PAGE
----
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The changing of the guard

Our former Second Master reviews the role of Prefect at Bryanston...

The role of Prefect is a long-standing tradition in schools, particularly in independent schools, and has evolved over time. It is a tradition that Bryanston has always kept as part of the et vetera, in my opinion, for good reason. 

During this term the current School Prefects step aside from their duties to focus on their exams. It is at this time, as forty A3 pupils acquire the role of Acting School Prefect for the term, that I often reflect on what the role of Prefect means for both the school and for the pupils concerned. 

At Bryanston being selected as a Prefect is not about popularity, but is more about being well esteemed and respected by both the staff and pupil bodies. The selection process involves separate rounds of voting by the whole school, A3 pupils and staff and it is interesting to note that there is rarely a significant inconsistency between those nominated by A3 pupils and those nominated by staff. For me, there are a number of key qualities that a Prefect needs and these include efficiency, reliability, understanding, empathy, objectivity and knowledge. This is not about fitting a particular mould or style; it is about the individual and what they can bring to, and gain from, the role. Our Prefects have a variety of styles and strengths which combine to make an effective team, contributing to the smooth running of the school and the pastoral support of other pupils.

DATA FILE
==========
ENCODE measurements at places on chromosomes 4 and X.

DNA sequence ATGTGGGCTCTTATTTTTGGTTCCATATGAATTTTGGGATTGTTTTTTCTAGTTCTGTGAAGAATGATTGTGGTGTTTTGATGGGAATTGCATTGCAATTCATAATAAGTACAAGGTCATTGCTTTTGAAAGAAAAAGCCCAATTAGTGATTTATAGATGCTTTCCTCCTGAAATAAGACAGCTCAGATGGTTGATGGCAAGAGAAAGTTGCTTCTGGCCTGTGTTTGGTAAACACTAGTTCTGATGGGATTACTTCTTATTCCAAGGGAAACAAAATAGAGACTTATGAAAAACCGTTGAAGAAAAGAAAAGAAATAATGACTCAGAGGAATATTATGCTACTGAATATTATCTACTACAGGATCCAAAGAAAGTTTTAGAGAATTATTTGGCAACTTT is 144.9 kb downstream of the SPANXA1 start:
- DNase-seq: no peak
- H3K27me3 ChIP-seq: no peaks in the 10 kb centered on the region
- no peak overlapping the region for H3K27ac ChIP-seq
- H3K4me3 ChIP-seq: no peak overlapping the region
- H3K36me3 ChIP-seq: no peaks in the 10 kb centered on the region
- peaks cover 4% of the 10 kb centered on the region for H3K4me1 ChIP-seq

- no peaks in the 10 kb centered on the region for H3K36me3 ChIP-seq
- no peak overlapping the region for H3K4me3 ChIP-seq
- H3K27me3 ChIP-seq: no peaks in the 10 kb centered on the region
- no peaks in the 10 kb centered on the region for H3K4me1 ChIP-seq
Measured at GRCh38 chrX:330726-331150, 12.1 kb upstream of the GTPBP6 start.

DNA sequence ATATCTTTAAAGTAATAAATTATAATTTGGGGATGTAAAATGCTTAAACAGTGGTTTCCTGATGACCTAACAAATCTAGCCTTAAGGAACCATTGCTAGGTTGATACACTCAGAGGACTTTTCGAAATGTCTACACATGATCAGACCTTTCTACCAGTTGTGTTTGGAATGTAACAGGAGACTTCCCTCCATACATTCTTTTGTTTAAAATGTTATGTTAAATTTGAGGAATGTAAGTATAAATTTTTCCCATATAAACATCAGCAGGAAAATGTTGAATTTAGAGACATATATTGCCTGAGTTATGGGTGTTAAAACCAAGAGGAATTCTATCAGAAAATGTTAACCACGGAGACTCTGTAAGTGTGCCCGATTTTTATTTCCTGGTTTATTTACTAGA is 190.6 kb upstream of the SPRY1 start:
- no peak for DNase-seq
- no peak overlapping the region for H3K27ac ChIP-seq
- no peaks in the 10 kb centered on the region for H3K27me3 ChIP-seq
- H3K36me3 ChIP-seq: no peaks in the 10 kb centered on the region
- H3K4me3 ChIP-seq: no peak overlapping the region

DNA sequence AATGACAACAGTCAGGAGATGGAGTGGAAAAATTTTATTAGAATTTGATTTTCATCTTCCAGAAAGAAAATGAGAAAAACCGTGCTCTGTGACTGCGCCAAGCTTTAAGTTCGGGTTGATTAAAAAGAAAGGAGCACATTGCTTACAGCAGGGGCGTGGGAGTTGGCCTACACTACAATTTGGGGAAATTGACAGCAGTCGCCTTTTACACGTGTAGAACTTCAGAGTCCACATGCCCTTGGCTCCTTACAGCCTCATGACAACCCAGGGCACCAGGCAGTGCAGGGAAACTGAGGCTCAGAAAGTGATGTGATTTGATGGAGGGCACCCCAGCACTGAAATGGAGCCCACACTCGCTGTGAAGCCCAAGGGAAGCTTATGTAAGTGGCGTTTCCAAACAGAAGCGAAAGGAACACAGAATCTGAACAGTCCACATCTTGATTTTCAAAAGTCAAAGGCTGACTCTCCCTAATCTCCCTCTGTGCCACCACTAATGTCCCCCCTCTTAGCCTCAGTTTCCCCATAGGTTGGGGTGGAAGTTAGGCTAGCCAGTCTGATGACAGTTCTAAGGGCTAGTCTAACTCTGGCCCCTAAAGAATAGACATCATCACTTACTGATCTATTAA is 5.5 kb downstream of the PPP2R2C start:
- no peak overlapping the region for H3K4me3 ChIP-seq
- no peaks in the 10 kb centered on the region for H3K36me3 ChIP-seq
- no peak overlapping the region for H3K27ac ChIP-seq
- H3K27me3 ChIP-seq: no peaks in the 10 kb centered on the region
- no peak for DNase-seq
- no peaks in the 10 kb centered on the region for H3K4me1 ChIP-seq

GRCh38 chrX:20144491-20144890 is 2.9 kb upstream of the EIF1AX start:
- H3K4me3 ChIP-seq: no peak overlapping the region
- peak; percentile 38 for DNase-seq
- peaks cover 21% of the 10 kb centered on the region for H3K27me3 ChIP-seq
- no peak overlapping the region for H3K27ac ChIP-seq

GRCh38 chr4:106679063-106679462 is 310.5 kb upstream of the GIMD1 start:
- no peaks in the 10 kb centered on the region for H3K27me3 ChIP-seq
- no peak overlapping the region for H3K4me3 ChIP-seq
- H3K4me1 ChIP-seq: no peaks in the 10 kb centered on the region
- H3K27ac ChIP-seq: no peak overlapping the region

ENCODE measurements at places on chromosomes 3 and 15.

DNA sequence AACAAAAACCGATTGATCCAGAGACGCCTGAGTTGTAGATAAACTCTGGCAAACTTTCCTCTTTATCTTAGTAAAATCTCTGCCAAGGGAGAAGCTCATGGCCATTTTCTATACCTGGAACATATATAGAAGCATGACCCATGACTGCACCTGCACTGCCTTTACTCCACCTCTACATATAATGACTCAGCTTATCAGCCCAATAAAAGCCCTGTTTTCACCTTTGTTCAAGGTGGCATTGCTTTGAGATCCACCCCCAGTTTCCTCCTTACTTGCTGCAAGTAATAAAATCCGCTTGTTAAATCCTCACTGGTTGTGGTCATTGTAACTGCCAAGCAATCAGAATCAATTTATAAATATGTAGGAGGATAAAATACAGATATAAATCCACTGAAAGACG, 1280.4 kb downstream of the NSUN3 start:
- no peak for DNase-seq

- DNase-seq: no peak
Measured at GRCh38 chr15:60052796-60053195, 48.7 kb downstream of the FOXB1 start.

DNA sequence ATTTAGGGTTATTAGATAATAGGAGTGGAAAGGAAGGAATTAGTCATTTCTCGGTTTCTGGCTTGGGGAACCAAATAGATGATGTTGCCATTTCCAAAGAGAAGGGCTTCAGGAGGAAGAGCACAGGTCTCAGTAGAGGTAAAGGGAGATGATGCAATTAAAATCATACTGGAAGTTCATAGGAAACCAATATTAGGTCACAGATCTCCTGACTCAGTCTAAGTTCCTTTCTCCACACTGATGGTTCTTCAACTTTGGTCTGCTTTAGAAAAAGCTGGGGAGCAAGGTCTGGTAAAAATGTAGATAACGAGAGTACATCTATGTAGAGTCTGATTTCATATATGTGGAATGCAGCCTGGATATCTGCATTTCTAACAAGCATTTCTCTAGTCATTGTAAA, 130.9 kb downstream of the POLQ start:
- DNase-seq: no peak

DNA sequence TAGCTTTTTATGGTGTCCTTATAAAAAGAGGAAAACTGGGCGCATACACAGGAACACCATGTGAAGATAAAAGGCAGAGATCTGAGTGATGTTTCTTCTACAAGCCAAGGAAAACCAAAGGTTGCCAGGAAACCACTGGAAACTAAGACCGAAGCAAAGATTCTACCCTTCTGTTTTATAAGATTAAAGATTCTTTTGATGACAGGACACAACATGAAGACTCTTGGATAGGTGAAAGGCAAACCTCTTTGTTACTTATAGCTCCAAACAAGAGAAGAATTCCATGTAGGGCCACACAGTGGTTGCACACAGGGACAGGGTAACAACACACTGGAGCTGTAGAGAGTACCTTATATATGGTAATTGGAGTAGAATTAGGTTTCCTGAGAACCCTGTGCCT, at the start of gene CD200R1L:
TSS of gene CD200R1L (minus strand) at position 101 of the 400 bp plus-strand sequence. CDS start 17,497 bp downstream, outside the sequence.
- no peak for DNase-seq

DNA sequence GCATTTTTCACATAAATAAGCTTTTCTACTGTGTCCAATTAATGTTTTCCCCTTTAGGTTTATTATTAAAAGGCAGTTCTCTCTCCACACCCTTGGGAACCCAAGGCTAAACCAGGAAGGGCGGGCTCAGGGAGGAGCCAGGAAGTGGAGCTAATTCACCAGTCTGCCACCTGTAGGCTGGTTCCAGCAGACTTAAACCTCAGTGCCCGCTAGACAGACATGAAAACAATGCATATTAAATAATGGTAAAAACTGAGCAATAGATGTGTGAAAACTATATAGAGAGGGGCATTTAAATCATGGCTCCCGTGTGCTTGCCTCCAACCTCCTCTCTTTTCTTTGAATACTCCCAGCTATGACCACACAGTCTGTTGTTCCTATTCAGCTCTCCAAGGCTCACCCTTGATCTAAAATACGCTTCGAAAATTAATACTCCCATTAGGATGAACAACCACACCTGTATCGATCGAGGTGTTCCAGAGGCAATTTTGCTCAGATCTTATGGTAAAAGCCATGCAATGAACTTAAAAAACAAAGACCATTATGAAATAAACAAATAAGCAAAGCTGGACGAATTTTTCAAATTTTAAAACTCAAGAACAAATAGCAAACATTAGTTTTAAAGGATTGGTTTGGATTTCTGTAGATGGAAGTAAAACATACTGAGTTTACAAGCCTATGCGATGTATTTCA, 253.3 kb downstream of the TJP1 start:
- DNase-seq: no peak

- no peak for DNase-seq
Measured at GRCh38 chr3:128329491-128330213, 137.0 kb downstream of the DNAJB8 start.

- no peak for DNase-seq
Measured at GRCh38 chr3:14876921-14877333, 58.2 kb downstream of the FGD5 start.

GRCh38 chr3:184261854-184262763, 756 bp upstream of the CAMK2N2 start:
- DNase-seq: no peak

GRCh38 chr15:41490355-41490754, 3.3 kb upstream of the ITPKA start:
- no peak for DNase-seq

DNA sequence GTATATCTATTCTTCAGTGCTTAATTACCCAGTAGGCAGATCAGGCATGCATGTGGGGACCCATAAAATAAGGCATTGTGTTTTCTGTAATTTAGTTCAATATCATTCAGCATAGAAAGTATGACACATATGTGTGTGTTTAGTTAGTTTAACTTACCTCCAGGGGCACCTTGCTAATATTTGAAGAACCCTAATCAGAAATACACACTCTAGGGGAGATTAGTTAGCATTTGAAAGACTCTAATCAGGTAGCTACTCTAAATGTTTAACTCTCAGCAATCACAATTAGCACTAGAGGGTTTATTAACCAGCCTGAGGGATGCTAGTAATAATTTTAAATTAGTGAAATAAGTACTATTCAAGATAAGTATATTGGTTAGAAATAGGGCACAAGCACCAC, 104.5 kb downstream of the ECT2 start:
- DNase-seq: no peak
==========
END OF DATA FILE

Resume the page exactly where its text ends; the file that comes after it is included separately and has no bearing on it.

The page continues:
Most Prefect responsibilities carried out at Bryanston take place within the boarding houses, but there are also responsibilities at the school level. Some of these are relatively straightforward and include helping to organise the Dining Hall queue, helping with Prep duties and helping to ensure pupil compliance with punctuality by issuing early morning reportings (EMRs). Prefects need to learn how to enforce their will with only limited sanction to support this. This takes a certain amount of natural leadership, self-belief and presence, as well as the ability to assess a situation quickly and pick up on any nuances before reacting. During this term the current Acting School Prefects are developing the skills they will need to be successful if they are chosen as Prefects for next year. 

Becoming a Prefect does mean additional responsibilities for those concerned. It also benefits pupils in that they learn key skills needed in the wider world, as well as gaining an insight into how their school is run, as they attend weekly meetings with the Head and myself, as well as getting involved in organising various events, including Charities Day and the Leavers’ Ball. 

I would like to take this opportunity to thank the outgoing Prefects for their commitment over the past year and wish the Acting School Prefects all the best for the rest of this term and into next year – I am looking forward to working with you.

Tagged  Sixth form  Reflection